Over the last few years, we have seen the term “marketing” drastically reduced to “marketing communications”, leaving a significant gap in the broader business landscape
One stark reality we now have to deal with as we stride into 2024 is the prevalent misconception that perceives marketing solely through the lens of marketing communications, a pigeonholing which has profound implications for marketers as it leaves them sidelined during crucial business deliberations.
Particularly in technology-driven industries where exponential growth is demanded, marketers now find themselves excluded from critical conversations on pricing, analytics, and finance– areas essential for comprehensive business strategy. In these tech firms, it’s the engineers who sit at the table during product discussions, while marketers are only summoned for engagements with advertising agencies or digital marketers.
“Marketing is bigger than marketing communications,” said Olu Akanmu, a prominent marketing executive and Executive in Residence at Lagos Business School while addressing the need to redefine marketing beyond marketing communications and towards business leadership and growth.
“Advertising people have captured marketing and they have given it a very narrow meaning. Advertisers are everywhere, and the problem that has created is that in many businesses, especially in the technology companies where the whole lot of growth in business is coming today, the concept and understanding of many people of marketing is marketing communications.Therefore, marketers if they are not careful, will no longer be in the room when the business is being discussed. It is when the business conversation has been finalized, they will now say ‘let’s call the communications people, we will go and communicate what we have decided’, because marketers, or ‘marketing’ people have reduced marketing to marketing communication whereas there are products, channels, and pricing,” he stated.
To regain relevance in today’s rapidly advancing business landscape, marketers, especially in tech-driven companies, must embrace technological literacy.
The transformative power of technology is evident in the success stories of companies listed on major stock exchanges like FTSE 100 and Nasdaq where tech firms dominate, buttressing the need for marketers who are traditionally focused on brand preference and engagement with advertising agencies, to evolve and be part of discussions on UI, UX, customer experience, and product design.
The language of the boardroom is the language of revenue and strategy. However, technology is not the sole domain that marketers need to conquer, Finance is equally critical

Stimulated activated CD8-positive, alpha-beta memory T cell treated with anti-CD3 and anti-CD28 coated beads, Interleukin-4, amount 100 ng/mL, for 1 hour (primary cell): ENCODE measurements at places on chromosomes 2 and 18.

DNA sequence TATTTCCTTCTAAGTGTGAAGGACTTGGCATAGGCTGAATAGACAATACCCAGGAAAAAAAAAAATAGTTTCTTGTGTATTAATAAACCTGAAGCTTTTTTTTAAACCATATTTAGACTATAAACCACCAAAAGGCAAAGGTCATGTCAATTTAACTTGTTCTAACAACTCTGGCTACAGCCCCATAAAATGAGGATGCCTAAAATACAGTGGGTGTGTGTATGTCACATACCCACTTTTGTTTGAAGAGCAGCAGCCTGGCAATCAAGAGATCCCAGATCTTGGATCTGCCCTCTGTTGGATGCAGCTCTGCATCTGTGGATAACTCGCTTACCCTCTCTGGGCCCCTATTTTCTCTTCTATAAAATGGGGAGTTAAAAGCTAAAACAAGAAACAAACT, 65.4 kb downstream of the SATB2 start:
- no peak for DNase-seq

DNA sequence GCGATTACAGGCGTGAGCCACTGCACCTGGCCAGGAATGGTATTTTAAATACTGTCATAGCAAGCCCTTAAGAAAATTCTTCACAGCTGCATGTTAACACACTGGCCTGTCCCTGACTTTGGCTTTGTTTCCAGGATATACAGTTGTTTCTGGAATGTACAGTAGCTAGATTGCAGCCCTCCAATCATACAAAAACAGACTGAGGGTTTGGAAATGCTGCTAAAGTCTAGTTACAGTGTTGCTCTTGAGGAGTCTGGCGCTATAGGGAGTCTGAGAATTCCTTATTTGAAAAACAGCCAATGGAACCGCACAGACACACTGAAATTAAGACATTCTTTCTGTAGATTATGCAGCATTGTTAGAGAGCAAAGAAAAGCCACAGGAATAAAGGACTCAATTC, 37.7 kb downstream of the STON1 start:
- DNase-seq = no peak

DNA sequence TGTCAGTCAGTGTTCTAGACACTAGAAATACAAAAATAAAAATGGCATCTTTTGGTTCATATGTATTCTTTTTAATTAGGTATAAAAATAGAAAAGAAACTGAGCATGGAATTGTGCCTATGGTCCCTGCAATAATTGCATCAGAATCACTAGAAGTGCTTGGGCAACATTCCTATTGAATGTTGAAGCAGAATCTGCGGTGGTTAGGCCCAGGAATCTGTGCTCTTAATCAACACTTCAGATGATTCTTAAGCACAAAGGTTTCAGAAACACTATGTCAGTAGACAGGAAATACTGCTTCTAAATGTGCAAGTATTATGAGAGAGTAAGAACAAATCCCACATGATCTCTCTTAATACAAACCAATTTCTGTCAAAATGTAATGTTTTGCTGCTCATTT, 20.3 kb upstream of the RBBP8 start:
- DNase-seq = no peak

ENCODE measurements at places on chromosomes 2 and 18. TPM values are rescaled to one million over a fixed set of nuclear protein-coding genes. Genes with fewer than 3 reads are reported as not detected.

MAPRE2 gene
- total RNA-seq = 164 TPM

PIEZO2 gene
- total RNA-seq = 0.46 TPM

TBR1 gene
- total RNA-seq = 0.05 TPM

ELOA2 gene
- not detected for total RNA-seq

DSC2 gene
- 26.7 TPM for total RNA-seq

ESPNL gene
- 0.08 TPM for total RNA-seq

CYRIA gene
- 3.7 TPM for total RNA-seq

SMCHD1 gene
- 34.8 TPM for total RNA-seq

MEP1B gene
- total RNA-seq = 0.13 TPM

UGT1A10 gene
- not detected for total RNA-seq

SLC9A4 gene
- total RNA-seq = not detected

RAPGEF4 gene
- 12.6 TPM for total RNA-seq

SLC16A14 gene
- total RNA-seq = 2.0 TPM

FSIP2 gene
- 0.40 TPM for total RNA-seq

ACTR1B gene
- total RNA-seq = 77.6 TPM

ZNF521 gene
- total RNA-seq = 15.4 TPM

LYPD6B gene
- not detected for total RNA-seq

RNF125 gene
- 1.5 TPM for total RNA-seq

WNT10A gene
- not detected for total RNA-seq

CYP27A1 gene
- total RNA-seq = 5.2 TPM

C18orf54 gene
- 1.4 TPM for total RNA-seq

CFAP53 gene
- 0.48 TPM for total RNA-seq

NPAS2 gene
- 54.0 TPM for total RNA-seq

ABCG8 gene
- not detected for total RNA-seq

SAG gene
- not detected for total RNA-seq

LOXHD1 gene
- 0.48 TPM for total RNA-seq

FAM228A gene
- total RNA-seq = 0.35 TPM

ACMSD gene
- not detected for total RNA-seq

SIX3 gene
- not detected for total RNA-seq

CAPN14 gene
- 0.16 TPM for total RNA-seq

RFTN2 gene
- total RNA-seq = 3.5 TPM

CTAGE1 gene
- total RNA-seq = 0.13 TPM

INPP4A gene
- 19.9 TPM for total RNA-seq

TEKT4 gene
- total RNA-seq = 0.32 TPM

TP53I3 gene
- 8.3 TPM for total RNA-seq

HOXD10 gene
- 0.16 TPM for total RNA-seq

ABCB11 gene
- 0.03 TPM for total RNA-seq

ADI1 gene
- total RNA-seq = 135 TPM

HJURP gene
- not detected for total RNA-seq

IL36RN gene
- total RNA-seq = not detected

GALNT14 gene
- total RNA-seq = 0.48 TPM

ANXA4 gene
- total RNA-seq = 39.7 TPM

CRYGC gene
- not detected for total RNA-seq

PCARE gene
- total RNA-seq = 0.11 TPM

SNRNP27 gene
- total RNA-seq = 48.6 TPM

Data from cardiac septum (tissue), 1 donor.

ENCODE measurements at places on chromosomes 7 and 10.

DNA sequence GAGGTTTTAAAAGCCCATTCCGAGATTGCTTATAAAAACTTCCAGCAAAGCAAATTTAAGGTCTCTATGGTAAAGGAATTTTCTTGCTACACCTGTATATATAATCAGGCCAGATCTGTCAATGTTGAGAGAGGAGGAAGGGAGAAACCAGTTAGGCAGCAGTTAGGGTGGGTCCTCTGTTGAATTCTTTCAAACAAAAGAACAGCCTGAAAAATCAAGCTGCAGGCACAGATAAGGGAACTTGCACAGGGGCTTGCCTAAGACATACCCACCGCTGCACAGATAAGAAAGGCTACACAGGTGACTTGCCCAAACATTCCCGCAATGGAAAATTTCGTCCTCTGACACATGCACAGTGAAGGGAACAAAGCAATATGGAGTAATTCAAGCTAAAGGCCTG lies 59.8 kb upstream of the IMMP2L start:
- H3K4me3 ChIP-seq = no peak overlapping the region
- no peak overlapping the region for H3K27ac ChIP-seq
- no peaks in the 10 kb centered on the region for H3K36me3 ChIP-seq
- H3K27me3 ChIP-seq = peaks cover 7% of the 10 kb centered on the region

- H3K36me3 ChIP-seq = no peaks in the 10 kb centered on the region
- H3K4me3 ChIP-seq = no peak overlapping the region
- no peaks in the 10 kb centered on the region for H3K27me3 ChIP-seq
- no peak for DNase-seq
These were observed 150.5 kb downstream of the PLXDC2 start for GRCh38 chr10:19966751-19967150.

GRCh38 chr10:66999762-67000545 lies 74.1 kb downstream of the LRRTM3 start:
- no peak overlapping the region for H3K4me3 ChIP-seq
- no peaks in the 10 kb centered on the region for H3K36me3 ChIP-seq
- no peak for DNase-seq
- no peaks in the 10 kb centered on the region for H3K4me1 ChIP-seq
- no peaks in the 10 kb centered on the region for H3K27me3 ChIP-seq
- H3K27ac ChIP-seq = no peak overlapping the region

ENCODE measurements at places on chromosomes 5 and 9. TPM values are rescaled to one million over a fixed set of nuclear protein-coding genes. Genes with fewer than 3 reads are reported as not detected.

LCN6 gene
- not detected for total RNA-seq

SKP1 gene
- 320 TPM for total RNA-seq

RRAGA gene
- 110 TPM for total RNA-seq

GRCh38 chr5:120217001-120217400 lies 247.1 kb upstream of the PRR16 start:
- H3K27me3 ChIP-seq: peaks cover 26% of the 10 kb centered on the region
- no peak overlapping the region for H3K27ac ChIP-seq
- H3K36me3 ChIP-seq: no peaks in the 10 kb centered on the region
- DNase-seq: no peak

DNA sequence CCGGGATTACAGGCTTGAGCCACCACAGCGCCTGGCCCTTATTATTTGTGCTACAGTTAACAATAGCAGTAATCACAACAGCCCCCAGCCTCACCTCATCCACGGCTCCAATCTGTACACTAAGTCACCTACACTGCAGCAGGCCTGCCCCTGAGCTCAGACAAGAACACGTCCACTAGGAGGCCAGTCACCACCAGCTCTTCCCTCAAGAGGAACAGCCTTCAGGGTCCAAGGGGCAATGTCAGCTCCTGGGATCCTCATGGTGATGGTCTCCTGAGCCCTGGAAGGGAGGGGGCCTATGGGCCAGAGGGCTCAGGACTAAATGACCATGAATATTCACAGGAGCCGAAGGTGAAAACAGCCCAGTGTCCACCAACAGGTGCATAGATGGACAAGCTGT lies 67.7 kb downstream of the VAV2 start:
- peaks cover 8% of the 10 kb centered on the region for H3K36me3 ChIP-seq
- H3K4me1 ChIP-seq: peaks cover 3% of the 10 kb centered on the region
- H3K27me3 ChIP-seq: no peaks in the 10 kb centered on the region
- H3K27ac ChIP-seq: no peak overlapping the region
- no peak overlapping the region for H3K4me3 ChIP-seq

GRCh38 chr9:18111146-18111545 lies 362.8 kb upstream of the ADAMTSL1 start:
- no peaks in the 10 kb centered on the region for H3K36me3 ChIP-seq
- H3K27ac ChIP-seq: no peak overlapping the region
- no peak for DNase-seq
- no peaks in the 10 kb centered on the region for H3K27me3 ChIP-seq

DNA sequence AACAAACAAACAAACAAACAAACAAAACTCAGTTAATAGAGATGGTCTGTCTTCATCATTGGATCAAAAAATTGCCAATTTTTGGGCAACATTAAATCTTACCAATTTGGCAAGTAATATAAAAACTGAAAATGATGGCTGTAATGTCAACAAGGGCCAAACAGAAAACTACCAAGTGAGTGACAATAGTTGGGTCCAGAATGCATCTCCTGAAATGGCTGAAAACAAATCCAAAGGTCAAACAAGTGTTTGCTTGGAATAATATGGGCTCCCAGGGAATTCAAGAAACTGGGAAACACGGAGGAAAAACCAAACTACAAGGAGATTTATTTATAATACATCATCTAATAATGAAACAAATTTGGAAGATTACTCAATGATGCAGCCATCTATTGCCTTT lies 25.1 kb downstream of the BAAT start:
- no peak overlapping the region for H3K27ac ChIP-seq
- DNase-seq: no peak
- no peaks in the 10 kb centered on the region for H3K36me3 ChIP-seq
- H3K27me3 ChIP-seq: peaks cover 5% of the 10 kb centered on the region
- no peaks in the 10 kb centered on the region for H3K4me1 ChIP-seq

“When you look at the Chief Marketing Officers of tech firms, and even look at telecom companies in Nigeria today, you find that the CMOs are no longer traditional marketers. It would shock you, but it is because we have left our space. It is because marketing people narrowed marketing to marketing communications. The language of the boardroom is the language of revenue and strategy. If you cannot speak those languages, you will not be invited to the boardroom. If you are in the boardroom, you are going to be a passive member of the boardroom. That is why people say the CFOs are the ones that become the CEOs,” Akanmu asserted, charging marketers on learning technology and finance to secure their position in the boardroom.
“Because when people have invested in your company, they want to hear ‘return on investment’. How many customers have come? How much are we making per customer relative to our investment? If you cannot speak those languages, you will be irrelevant in the boardroom, even if you make it as a marketing director. They will not call you when important board discussions are going on. We have allowed advertising and marcoms people to capture marketing, and it has gotten so bad to the point where when you now even check out the marketing people in banks, who are the people you find there? Not marketers, instead you find former journalists, former public relations officials, because that is what we reduced marketing to,” he continued.
…the misconception that CFOs are the enemies of marketing also needs to be dispelled
In reality, the CFO can be a marketer’s best friend if they share a common language of finance, ROI, and business strategy. Marketers must break free from the confines of marketing communications and embrace a more comprehensive understanding of business. The boardroom demands accountability, and marketers need to deliver results that are measurable and contribute to the company’s bottom line.
Meanwhile, this is where Performance marketing becomes imperative. Marketers must be accountable for their strategies and investments. It’s not about vague brand preferences; it’s about tangible results that can be linked to business success. Whether focusing on short-term gains or long-term strategies, clear metrics are non-negotiable.
“Imagine you want a billion Naira budget, and you don’t want to be accountable, you just want to say, ‘oh brand preference, feelings, they love it. Brand love. Your shareholders ask, ‘hey, how much is brand love? How much is it putting on the table? That is the marketing we have to practice. Marketing is business. Performance marketing, accountable marketing. If you invest, I’m not saying, I’m not saying marketing is all short-term, but even when you are doing a long-term, there must be clear metrics that show what the one billion Naira marketing investment has given to you. Think like the CEO, think Revenue, think ROI, and in everything that you do, relate it back to that. Then you will be a far stronger, solid marketer and business leader. And then CFOs will not be the only ones making CEOs,” the marketing executive concluded.